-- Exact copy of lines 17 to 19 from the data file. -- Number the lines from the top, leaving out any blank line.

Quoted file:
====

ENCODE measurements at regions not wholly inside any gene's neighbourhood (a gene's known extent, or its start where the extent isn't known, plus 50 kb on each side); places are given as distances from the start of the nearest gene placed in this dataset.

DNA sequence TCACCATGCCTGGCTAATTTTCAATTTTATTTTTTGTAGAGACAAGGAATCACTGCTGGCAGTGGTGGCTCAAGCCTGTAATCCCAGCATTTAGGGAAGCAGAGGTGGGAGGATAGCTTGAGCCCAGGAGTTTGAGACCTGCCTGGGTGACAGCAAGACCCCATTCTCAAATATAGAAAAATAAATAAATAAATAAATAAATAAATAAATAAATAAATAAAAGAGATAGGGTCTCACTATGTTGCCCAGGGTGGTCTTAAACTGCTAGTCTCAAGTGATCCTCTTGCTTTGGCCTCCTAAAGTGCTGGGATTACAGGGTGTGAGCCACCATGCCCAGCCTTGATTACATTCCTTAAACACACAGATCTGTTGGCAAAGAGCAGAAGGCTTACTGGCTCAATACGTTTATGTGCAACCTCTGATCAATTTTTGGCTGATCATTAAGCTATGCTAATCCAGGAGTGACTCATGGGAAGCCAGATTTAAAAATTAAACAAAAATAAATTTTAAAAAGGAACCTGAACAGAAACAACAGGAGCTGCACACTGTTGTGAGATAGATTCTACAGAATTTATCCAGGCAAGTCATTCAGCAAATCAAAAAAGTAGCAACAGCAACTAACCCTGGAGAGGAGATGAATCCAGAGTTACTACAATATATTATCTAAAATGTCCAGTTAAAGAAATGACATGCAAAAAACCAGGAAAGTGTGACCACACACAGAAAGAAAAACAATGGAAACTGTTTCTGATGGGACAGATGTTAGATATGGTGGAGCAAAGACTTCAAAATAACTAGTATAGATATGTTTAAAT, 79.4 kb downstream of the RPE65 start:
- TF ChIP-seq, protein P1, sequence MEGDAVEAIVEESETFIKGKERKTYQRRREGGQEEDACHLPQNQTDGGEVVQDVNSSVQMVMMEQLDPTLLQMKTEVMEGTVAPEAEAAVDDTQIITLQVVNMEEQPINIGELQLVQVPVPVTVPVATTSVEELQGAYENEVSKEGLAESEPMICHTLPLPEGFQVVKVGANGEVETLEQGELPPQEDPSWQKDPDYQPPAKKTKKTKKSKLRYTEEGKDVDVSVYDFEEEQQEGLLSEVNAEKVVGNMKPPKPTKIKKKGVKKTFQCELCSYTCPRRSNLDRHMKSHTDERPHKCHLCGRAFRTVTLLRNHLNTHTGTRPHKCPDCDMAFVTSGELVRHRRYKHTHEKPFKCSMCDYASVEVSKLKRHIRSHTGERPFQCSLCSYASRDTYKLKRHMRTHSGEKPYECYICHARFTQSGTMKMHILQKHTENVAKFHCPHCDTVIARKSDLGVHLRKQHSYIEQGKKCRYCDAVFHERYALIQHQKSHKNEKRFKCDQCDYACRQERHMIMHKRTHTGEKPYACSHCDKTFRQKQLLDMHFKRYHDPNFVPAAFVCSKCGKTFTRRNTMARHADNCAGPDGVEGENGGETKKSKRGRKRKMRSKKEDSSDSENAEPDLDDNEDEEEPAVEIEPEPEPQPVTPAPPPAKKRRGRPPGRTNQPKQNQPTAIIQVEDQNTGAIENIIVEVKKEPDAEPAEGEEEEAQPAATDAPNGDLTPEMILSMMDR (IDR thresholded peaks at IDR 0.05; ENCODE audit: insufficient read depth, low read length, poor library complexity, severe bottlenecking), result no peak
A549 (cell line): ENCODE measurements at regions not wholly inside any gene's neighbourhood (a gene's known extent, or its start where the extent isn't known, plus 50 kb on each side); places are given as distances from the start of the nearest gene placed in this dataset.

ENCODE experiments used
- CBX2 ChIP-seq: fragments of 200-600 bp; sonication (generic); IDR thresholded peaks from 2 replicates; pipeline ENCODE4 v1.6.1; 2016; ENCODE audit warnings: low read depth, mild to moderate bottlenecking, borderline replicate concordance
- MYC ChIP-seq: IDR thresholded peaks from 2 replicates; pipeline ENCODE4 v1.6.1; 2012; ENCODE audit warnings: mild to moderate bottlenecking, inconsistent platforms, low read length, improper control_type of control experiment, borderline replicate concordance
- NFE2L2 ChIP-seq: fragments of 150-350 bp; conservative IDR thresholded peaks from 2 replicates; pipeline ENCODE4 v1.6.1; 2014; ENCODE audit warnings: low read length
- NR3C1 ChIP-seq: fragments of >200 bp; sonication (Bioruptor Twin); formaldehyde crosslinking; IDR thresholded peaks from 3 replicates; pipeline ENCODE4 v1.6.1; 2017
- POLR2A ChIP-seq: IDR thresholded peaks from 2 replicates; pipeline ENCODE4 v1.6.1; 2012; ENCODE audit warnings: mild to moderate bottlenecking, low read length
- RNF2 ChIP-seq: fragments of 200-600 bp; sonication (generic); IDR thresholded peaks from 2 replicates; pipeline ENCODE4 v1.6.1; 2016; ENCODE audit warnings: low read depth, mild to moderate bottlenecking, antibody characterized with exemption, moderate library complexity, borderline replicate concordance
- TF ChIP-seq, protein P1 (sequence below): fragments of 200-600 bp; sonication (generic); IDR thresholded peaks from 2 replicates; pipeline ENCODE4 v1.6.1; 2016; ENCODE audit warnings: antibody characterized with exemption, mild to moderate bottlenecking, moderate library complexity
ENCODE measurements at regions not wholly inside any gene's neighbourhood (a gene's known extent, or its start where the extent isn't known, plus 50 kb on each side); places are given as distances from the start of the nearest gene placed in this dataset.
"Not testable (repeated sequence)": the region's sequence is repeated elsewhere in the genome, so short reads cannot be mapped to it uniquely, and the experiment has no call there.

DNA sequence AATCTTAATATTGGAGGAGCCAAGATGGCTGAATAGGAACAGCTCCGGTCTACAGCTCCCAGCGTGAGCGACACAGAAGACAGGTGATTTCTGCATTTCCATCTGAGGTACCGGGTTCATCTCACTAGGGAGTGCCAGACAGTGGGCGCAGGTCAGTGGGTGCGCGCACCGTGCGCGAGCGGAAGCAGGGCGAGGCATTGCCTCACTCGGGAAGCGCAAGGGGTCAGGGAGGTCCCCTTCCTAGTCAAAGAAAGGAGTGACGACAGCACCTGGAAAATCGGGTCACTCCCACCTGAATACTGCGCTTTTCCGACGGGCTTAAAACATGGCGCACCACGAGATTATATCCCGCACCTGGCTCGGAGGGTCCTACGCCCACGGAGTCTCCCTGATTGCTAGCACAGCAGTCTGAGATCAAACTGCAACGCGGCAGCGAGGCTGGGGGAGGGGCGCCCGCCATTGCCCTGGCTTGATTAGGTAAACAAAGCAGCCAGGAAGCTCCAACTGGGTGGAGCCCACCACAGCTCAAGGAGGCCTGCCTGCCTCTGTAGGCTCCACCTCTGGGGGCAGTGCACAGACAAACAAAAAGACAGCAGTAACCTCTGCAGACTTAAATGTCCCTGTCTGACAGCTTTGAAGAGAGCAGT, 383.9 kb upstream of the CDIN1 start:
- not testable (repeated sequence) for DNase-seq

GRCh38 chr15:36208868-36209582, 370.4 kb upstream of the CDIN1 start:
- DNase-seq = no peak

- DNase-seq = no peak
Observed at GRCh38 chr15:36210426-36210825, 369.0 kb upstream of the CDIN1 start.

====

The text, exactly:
GRCh38 chr15:36208868-36209582, 370.4 kb upstream of the CDIN1 start:
- DNase-seq = no peak

- DNase-seq = no peak